What if My God Doesn’t Look Like Your God?

What if My God Doesn’t Look Like Your God? July 24, 2017

What if my god doesn’t look like your god?

does my god look like your god rachel patterson

A long while back I had a discussion with a friend about what Thor looked like.  I think if memory serves me, we were making poppets in the image of deities (like you do on a weekend when you are bored).

My image of Thor was different from her image.  There followed a bit of a debate about whether he had blonde hair or red (we settled on strawberry blonde).  Did he have blue eyes or green?  Did he have a long beard or a short one?  And this carried on in the same vein for quite some time.

Generalties

I have also seen various blog posts and articles about what specific deities looks like.  Some along the lines that the author’s version of that specific goddess or god is the only one.

Now, whilst I appreciate that there are some generalities regarding deities; for example, it is generally assumed that the god Odin only has one eye.  The idea I stems I would guess, from old Norse texts that depict him that way.  But what if Odin appears to you with both his eyes in full working order?  Does that mean it isn’t Odin?  Or that you have not meditated properly?  Will he be offended and bring down thunder and lightning upon you?

The same goes for whether a goddess appears to you as a young, middle aged or old woman.  What if you see The Cailleach as a maiden when most images of her are as an old crone?

My view

At the end of the day my personal view is that the gods will appear to us in whatever form they believe we will recognise them in.  I am pretty sure that deities don’t sit up in the Heavens/Summerlands/Asgard/*insert whatever you believe in* as we imagine them.  They are after all, gods.  They can be whatever shape, size, colour or ethereal mist they want to be.

People carved statues and painted pictures of gods, the images are portrayed as the human person visualised them.  Giving the omnipresent gods a human form allows us mere mortals to connect far more easily with them.  It gives us a point of reference and a focus for prayer and worship.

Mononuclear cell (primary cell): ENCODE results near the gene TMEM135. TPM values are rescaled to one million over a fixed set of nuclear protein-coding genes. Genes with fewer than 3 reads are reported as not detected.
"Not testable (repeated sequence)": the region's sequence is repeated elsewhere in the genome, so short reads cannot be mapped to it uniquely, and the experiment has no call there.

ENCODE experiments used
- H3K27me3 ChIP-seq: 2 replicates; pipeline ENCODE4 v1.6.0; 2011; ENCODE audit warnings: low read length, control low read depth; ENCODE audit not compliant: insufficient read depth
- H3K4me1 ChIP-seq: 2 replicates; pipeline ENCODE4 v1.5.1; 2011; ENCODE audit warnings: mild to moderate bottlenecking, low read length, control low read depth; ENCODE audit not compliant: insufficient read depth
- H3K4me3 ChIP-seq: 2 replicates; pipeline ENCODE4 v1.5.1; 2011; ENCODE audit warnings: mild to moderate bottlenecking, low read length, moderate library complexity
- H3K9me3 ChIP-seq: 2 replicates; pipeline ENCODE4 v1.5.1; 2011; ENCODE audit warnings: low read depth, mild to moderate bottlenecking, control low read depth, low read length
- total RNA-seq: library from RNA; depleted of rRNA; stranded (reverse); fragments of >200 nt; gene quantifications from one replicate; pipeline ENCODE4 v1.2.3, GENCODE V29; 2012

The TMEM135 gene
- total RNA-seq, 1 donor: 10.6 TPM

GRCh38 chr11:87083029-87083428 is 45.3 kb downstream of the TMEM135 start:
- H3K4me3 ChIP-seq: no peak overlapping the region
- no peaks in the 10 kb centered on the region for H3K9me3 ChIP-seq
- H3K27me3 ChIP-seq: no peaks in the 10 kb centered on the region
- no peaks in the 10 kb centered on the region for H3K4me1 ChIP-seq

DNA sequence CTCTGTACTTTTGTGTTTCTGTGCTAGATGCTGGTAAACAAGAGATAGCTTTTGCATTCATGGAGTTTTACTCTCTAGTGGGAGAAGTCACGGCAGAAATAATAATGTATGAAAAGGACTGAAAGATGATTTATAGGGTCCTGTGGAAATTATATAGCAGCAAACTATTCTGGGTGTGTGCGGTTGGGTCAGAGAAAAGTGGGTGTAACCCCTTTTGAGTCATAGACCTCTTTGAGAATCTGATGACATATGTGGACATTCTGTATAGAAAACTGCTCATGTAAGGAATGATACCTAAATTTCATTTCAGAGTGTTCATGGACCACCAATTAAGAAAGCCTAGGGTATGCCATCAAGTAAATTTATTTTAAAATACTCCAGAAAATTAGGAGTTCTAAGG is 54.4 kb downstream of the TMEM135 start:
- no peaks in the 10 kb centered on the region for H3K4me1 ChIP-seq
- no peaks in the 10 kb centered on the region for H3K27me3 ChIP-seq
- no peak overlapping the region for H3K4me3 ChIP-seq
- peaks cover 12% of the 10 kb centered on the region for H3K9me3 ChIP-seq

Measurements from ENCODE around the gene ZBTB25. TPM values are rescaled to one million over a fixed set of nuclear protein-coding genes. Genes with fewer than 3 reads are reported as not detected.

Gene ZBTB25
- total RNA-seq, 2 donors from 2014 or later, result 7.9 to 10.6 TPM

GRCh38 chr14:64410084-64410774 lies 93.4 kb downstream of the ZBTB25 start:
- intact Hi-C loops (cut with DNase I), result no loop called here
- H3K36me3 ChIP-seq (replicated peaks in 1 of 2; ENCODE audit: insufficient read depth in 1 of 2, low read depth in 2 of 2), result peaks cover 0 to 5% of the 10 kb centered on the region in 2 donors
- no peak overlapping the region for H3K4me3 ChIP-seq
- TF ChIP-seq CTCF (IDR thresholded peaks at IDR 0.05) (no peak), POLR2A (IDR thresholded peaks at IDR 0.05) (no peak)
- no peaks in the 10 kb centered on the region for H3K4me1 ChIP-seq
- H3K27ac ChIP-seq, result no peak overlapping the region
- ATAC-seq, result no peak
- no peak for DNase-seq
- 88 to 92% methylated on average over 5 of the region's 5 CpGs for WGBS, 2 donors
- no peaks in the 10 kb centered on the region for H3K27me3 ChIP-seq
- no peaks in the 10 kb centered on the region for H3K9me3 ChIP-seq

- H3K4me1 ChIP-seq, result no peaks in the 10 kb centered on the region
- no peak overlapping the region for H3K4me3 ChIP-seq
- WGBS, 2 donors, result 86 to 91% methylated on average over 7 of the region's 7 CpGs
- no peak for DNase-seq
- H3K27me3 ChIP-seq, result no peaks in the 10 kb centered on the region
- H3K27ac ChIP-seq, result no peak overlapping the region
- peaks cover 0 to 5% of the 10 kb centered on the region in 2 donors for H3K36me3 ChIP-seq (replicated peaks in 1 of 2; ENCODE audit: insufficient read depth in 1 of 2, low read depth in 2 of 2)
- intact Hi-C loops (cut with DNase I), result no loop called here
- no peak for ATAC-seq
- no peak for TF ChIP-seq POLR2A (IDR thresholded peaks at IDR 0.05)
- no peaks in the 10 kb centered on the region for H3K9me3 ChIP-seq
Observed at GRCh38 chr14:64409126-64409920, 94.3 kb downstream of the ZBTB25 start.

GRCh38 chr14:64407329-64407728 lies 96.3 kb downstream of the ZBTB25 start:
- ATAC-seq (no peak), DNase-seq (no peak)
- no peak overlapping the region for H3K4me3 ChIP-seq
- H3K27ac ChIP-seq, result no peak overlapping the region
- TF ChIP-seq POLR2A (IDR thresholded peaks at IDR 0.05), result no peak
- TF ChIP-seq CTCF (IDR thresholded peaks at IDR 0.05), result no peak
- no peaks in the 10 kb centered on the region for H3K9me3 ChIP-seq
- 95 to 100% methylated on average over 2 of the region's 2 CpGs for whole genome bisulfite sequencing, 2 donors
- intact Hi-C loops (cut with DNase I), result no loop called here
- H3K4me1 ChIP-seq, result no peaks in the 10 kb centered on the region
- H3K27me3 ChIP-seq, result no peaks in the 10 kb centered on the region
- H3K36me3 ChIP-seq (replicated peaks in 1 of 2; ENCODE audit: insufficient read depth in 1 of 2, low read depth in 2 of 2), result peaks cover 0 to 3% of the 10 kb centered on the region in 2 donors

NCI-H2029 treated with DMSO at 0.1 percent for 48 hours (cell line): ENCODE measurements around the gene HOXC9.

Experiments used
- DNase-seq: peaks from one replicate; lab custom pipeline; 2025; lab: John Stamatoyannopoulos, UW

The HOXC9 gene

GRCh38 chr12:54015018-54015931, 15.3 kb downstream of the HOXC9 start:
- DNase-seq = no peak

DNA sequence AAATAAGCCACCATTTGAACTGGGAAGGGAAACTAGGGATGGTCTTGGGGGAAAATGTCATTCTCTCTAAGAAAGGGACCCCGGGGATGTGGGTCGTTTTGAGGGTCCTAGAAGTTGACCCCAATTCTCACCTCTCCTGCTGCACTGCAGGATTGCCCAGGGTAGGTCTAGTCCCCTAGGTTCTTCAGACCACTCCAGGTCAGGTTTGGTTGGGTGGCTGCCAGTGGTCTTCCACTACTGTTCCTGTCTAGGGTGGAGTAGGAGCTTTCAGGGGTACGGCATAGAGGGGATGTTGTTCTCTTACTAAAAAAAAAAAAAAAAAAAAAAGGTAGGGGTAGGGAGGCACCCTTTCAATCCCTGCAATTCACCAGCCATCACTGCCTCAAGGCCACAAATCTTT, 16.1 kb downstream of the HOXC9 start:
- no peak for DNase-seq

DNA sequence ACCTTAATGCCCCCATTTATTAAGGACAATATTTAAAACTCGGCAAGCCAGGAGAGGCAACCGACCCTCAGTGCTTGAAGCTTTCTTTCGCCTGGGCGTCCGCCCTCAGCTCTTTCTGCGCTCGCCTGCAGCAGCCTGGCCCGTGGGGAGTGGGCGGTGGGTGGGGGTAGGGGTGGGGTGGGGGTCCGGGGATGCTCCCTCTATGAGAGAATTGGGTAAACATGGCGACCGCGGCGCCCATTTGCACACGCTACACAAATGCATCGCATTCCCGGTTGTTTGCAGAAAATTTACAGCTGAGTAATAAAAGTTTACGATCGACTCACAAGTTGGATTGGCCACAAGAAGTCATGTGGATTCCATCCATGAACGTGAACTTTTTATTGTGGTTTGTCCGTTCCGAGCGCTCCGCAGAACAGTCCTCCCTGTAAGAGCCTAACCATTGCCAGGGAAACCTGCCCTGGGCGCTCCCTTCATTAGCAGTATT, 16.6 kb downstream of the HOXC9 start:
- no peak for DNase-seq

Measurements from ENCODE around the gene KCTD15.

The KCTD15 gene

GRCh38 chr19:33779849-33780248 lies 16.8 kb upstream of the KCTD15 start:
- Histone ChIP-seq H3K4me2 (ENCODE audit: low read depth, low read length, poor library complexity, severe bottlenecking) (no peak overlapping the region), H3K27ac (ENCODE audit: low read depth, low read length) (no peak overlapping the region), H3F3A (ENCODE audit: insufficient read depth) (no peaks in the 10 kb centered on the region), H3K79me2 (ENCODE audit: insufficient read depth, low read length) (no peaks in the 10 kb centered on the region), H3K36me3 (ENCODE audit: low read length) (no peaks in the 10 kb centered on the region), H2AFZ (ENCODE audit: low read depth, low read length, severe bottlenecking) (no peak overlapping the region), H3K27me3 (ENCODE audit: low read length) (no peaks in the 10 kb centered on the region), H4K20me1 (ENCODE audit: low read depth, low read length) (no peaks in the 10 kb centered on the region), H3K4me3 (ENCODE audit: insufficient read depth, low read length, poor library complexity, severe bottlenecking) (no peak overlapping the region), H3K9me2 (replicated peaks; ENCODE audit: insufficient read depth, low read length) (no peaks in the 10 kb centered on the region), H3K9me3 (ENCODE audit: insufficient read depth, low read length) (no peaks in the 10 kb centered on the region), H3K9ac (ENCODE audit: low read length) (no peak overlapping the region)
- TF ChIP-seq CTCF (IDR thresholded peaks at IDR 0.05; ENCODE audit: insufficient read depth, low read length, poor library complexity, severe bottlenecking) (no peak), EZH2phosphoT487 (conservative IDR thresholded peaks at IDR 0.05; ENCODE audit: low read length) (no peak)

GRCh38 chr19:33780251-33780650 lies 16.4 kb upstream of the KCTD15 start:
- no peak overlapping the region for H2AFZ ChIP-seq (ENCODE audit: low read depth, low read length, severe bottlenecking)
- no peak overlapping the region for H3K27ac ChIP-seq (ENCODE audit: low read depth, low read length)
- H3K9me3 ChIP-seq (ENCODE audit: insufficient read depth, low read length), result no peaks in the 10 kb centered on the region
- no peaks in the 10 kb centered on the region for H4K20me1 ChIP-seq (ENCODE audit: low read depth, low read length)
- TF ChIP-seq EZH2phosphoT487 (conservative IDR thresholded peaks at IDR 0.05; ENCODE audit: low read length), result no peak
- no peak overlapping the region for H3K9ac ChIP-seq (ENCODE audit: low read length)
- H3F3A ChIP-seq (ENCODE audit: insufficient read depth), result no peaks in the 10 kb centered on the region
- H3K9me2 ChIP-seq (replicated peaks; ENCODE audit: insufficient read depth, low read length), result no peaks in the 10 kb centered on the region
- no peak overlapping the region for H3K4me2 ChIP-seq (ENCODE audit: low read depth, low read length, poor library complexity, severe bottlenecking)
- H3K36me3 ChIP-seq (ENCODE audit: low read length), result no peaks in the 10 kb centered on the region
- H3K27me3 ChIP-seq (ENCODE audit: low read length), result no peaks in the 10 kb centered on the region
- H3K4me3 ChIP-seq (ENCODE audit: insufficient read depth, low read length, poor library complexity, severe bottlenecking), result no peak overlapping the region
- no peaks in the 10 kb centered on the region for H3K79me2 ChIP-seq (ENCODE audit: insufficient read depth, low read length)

Some of the details such as hair and clothing colours and animals associated with deities come from ancient texts but even those will have come from a starting point i.e. that of a person visualising the god or goddess.

They look like us

We fashion the gods to look like us, Hindu deities have Indian features, Chinese gods have Chinese features and Norse gods have whacking great big beards…

I think we visualise them based on what is familiar to us, maybe our subconscious filters through our memories and puts together a ‘photo fit’ gathered together from paintings and images we have seen in the past.   I think it all has to fit together for us to connect; if Athena appeared in gold leggings, a bullet proof vest and a policeman’s helmet it would just be silly and there is no way we would make that link to her.  (Hey, who knows what she likes to dress up as on the weekend?).

Does it matter?

So, does it matter if Rhiannon appears to me with blonde hair but with raven hair to the next person?  I don’t think it does.  To me, they take on an image that they know we will associate with them and one that we can recognise them from.

At the end of the day the most crucial point is that we connect with deity and allow them to advise, guide and support us and for us to honour and thank them in return, isn’t it?

Those who are familiar with how I roll especially with my spirituality will know that my mottoes are ‘trust your intuition’ and ‘do what works for you’ and in this case, I stand by both of those again.

Your connection with deity is just that…YOUR connection.

This blog post from Nimue Brown covers some interesting points http://www.patheos.com/blogs/agora/2013/06/what-do-gods-look-like/

 

 

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